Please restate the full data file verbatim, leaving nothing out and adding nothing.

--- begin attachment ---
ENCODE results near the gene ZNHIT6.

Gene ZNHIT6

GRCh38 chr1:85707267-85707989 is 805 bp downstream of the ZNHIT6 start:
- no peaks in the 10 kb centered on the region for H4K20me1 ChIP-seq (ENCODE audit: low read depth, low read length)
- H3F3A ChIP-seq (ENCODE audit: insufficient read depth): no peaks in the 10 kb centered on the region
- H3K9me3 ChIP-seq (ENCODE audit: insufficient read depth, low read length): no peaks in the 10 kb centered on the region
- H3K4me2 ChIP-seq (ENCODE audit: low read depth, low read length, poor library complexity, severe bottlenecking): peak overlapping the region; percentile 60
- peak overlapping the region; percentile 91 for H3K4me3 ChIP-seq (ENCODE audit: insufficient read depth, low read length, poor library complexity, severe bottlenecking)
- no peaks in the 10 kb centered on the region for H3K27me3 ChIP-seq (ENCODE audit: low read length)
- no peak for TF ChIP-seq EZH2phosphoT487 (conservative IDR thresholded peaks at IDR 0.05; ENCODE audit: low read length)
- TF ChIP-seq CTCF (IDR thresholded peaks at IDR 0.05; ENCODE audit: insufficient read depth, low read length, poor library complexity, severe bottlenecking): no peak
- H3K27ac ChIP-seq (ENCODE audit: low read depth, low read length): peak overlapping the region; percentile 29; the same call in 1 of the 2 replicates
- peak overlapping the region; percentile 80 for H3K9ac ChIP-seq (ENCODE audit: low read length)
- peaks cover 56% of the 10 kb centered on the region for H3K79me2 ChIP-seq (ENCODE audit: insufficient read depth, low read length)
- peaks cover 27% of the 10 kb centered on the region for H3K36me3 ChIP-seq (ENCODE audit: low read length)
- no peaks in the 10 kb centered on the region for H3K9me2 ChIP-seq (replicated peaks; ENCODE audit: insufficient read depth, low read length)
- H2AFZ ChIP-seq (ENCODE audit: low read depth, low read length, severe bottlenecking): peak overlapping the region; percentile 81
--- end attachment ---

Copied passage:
ENCODE results near the gene ZNHIT6.

Gene ZNHIT6

GRCh38 chr1:85707267-85707989 is 805 bp downstream of the ZNHIT6 start:
- no peaks in the 10 kb centered on the region for H4K20me1 ChIP-seq (ENCODE audit: low read depth, low read length)
- H3F3A ChIP-seq (ENCODE audit: insufficient read depth): no peaks in the 10 kb centered on the region
- H3K9me3 ChIP-seq (ENCODE audit: insufficient read depth, low read length): no peaks in the 10 kb centered on the region
- H3K4me2 ChIP-seq (ENCODE audit: low read depth, low read length, poor library complexity, severe bottlenecking): peak overlapping the region; percentile 60
- peak overlapping the region; percentile 91 for H3K4me3 ChIP-seq (ENCODE audit: insufficient read depth, low read length, poor library complexity, severe bottlenecking)
- no peaks in the 10 kb centered on the region for H3K27me3 ChIP-seq (ENCODE audit: low read length)
- no peak for TF ChIP-seq EZH2phosphoT487 (conservative IDR thresholded peaks at IDR 0.05; ENCODE audit: low read length)
- TF ChIP-seq CTCF (IDR thresholded peaks at IDR 0.05; ENCODE audit: insufficient read depth, low read length, poor library complexity, severe bottlenecking): no peak
- H3K27ac ChIP-seq (ENCODE audit: low read depth, low read length): peak overlapping the region; percentile 29; the same call in 1 of the 2 replicates
- peak overlapping the region; percentile 80 for H3K9ac ChIP-seq (ENCODE audit: low read length)
- peaks cover 56% of the 10 kb centered on the region for H3K79me2 ChIP-seq (ENCODE audit: insufficient read depth, low read length)
- peaks cover 27% of the 10 kb centered on the region for H3K36me3 ChIP-seq (ENCODE audit: low read length)
- no peaks in the 10 kb centered on the region for H3K9me2 ChIP-seq (replicated peaks; ENCODE audit: insufficient read depth, low read length)
- H2AFZ ChIP-seq (ENCODE audit: low read depth, low read length, severe bottlenecking): peak overlapping the region; percentile 81